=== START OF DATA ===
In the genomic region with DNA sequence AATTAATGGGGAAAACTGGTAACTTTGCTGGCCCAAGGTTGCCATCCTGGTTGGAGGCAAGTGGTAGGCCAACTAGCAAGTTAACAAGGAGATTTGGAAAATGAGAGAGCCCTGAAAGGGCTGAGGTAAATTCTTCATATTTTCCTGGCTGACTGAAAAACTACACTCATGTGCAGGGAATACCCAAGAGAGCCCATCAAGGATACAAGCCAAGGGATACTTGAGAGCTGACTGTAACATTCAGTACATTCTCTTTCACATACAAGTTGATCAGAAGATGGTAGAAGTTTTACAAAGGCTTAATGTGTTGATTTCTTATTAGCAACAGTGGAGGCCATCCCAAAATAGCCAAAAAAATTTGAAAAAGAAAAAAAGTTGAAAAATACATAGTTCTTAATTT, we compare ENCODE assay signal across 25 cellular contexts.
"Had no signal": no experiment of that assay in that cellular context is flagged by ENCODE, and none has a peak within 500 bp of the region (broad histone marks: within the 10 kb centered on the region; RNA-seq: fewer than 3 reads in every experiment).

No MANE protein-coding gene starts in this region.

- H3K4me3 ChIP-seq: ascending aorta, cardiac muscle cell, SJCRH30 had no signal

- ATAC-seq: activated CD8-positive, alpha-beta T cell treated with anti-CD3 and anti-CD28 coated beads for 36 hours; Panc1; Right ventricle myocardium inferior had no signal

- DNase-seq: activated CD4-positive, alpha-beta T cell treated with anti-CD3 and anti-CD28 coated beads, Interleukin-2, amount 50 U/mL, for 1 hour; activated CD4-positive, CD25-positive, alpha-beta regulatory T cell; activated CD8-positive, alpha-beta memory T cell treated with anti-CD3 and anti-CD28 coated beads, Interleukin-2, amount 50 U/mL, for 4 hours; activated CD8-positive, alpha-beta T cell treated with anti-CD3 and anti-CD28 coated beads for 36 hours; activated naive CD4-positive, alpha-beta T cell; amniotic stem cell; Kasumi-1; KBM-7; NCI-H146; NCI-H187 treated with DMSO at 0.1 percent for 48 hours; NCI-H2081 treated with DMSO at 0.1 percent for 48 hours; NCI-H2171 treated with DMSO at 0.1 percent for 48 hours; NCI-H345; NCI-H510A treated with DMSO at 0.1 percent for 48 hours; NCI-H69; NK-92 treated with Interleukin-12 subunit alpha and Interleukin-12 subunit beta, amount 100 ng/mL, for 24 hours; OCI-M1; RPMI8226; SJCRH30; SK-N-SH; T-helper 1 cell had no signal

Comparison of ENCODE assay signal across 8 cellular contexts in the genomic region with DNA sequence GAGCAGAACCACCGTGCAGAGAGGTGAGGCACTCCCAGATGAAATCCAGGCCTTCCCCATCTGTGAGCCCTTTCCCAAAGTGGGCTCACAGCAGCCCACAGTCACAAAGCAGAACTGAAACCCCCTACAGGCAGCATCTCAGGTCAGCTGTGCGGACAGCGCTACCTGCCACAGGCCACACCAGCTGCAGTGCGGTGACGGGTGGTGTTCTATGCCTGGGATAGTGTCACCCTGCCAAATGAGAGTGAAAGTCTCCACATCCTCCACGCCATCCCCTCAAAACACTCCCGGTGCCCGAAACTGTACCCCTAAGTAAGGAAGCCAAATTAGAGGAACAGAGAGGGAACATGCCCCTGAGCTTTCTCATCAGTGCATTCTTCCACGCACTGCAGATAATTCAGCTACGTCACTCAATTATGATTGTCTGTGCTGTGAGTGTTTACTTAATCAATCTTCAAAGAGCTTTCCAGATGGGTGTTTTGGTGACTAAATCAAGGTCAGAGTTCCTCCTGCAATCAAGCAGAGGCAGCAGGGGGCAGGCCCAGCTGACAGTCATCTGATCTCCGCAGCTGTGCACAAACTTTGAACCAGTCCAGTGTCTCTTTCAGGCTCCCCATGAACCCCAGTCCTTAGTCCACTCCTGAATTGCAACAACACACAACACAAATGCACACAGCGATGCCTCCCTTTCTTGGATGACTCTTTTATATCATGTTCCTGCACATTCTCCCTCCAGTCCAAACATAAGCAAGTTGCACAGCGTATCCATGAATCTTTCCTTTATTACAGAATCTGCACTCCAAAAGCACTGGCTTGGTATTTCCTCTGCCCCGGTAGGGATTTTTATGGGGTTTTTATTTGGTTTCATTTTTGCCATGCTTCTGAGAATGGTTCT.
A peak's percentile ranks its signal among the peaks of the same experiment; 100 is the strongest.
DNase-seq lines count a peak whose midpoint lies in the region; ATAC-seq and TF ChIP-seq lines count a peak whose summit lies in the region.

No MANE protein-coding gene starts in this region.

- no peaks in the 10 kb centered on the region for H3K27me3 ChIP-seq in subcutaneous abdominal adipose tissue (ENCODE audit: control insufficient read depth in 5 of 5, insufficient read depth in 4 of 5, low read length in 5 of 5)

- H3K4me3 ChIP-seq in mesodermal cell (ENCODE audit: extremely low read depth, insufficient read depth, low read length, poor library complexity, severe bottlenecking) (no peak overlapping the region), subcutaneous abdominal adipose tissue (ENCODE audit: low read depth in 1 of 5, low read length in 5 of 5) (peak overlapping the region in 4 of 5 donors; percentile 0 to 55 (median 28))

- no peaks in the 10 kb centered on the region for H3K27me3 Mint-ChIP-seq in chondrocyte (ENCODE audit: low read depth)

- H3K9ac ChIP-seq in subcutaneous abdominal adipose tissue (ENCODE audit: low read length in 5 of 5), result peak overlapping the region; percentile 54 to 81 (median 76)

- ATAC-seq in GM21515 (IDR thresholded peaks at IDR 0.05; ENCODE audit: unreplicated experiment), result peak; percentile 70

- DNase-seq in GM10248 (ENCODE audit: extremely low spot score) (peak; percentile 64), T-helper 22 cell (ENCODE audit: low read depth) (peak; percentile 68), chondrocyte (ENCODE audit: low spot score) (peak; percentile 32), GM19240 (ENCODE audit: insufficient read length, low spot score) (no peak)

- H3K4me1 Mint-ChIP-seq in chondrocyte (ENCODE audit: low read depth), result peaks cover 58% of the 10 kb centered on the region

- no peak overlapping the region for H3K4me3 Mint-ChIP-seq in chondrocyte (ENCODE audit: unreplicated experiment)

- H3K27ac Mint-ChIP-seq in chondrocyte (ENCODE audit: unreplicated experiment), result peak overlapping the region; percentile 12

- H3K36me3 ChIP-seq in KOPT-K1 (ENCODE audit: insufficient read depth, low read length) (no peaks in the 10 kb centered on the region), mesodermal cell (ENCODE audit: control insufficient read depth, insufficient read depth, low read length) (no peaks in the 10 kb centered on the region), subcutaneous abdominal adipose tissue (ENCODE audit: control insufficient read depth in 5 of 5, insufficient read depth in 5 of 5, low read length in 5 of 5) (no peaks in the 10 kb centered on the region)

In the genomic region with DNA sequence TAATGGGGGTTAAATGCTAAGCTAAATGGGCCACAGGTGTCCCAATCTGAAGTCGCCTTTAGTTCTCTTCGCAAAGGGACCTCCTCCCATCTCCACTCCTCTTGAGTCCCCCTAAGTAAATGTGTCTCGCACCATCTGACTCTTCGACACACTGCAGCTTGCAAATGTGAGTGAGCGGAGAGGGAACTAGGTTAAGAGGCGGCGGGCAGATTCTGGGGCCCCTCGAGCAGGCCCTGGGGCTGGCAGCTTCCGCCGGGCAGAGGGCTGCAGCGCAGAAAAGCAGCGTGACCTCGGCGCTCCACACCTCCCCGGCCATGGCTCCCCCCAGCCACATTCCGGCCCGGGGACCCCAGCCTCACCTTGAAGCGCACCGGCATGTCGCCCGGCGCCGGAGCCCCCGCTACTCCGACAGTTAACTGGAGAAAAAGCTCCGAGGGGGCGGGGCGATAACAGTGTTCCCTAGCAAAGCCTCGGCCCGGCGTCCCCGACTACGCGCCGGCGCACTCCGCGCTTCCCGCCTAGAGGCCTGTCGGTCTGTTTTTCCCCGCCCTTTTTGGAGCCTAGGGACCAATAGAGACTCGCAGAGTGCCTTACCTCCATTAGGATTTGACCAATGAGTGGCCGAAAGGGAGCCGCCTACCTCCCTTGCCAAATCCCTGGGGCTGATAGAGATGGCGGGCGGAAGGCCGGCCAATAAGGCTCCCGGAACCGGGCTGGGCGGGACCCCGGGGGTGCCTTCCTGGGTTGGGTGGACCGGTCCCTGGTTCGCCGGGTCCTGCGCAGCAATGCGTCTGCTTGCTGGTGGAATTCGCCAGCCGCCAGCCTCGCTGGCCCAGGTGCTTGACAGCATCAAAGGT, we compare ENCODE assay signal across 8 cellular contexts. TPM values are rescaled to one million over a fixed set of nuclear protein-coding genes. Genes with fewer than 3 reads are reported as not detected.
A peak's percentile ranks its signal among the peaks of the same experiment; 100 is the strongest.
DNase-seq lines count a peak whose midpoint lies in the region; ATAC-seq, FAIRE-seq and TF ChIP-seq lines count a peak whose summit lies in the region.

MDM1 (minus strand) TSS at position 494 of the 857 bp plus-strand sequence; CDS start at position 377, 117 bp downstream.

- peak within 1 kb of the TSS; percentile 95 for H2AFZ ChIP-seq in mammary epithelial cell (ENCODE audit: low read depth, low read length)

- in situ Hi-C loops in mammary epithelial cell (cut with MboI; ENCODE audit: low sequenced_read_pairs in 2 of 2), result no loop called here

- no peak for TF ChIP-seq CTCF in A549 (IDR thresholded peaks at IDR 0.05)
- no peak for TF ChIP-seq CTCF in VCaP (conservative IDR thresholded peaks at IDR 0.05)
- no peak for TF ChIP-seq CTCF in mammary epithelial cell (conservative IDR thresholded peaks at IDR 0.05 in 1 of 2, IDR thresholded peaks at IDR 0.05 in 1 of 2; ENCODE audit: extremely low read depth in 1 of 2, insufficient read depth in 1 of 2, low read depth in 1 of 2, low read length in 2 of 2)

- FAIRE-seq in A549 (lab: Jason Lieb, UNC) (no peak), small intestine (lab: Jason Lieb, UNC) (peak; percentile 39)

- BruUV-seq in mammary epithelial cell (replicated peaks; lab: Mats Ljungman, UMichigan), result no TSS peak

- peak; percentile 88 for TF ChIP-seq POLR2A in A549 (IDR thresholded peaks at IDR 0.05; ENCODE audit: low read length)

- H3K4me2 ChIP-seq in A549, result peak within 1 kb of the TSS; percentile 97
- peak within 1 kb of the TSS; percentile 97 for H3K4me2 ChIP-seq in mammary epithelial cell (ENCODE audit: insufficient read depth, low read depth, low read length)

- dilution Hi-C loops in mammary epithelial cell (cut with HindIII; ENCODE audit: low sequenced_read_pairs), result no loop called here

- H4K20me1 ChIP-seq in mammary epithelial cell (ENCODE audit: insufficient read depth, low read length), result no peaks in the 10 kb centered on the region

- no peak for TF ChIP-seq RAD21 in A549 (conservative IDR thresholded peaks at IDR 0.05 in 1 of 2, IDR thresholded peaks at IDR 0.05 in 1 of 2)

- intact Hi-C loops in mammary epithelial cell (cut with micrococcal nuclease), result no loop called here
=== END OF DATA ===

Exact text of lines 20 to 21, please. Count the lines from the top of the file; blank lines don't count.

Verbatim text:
- H3K36me3 ChIP-seq in KOPT-K1 (ENCODE audit: insufficient read depth, low read length) (no peaks in the 10 kb centered on the region), mesodermal cell (ENCODE audit: control insufficient read depth, insufficient read depth, low read length) (no peaks in the 10 kb centered on the region), subcutaneous abdominal adipose tissue (ENCODE audit: control insufficient read depth in 5 of 5, insufficient read depth in 5 of 5, low read length in 5 of 5) (no peaks in the 10 kb centered on the region)

In the genomic region with DNA sequence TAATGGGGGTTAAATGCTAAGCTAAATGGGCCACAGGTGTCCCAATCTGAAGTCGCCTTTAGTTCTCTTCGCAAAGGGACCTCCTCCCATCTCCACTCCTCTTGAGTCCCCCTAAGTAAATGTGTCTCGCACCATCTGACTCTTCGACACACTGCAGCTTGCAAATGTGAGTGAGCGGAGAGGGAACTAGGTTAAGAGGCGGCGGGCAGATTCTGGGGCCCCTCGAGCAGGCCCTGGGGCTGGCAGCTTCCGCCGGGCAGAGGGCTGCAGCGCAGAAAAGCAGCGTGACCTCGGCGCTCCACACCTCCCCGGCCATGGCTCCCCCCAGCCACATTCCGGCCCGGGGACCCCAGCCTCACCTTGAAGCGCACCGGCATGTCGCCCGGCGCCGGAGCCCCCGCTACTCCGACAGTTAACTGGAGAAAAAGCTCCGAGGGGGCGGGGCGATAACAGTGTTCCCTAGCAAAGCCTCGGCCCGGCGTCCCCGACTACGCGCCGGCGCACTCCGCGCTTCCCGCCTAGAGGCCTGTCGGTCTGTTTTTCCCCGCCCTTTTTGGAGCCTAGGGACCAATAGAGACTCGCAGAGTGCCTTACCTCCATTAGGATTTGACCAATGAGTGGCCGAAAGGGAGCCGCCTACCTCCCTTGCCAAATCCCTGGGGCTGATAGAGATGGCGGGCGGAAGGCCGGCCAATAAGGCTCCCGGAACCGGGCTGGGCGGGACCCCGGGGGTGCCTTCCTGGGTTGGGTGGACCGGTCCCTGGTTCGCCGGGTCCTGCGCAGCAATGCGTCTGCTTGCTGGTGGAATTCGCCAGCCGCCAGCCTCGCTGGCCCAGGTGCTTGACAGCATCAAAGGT, we compare ENCODE assay signal across 8 cellular contexts. TPM values are rescaled to one million over a fixed set of nuclear protein-coding genes. Genes with fewer than 3 reads are reported as not detected.